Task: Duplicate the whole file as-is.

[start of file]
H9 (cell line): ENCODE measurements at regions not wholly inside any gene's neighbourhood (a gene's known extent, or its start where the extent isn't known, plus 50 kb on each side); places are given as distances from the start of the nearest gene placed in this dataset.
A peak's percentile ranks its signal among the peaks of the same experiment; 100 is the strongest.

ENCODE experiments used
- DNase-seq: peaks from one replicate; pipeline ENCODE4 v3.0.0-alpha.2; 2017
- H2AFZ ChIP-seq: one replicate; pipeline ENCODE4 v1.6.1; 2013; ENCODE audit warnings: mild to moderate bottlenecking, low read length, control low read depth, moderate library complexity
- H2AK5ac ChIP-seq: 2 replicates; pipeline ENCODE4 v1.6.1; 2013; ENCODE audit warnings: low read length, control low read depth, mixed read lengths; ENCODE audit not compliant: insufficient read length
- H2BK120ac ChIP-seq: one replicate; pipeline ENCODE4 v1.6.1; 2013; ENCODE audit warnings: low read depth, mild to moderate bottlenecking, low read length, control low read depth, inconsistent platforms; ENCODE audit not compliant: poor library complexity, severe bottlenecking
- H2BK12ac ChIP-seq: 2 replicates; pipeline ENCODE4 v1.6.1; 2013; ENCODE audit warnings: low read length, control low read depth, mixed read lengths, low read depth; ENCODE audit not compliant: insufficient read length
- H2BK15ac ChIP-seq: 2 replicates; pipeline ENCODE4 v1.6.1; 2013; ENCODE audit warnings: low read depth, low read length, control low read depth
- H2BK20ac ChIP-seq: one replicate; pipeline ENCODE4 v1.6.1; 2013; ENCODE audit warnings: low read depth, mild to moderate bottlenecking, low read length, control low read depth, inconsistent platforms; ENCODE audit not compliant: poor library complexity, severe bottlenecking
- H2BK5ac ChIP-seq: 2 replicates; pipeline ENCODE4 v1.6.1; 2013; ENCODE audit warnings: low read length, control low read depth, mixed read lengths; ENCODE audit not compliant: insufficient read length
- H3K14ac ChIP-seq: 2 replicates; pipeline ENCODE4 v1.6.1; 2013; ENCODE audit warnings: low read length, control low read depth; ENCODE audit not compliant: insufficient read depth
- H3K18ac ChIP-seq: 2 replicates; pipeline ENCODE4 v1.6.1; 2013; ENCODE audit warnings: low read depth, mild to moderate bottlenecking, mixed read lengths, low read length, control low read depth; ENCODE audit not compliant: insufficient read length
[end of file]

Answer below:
H9 (cell line): ENCODE measurements at regions not wholly inside any gene's neighbourhood (a gene's known extent, or its start where the extent isn't known, plus 50 kb on each side); places are given as distances from the start of the nearest gene placed in this dataset.
A peak's percentile ranks its signal among the peaks of the same experiment; 100 is the strongest.

ENCODE experiments used
- DNase-seq: peaks from one replicate; pipeline ENCODE4 v3.0.0-alpha.2; 2017
- H2AFZ ChIP-seq: one replicate; pipeline ENCODE4 v1.6.1; 2013; ENCODE audit warnings: mild to moderate bottlenecking, low read length, control low read depth, moderate library complexity
- H2AK5ac ChIP-seq: 2 replicates; pipeline ENCODE4 v1.6.1; 2013; ENCODE audit warnings: low read length, control low read depth, mixed read lengths; ENCODE audit not compliant: insufficient read length
- H2BK120ac ChIP-seq: one replicate; pipeline ENCODE4 v1.6.1; 2013; ENCODE audit warnings: low read depth, mild to moderate bottlenecking, low read length, control low read depth, inconsistent platforms; ENCODE audit not compliant: poor library complexity, severe bottlenecking
- H2BK12ac ChIP-seq: 2 replicates; pipeline ENCODE4 v1.6.1; 2013; ENCODE audit warnings: low read length, control low read depth, mixed read lengths, low read depth; ENCODE audit not compliant: insufficient read length
- H2BK15ac ChIP-seq: 2 replicates; pipeline ENCODE4 v1.6.1; 2013; ENCODE audit warnings: low read depth, low read length, control low read depth
- H2BK20ac ChIP-seq: one replicate; pipeline ENCODE4 v1.6.1; 2013; ENCODE audit warnings: low read depth, mild to moderate bottlenecking, low read length, control low read depth, inconsistent platforms; ENCODE audit not compliant: poor library complexity, severe bottlenecking
- H2BK5ac ChIP-seq: 2 replicates; pipeline ENCODE4 v1.6.1; 2013; ENCODE audit warnings: low read length, control low read depth, mixed read lengths; ENCODE audit not compliant: insufficient read length
- H3K14ac ChIP-seq: 2 replicates; pipeline ENCODE4 v1.6.1; 2013; ENCODE audit warnings: low read length, control low read depth; ENCODE audit not compliant: insufficient read depth
- H3K18ac ChIP-seq: 2 replicates; pipeline ENCODE4 v1.6.1; 2013; ENCODE audit warnings: low read depth, mild to moderate bottlenecking, mixed read lengths, low read length, control low read depth; ENCODE audit not compliant: insufficient read length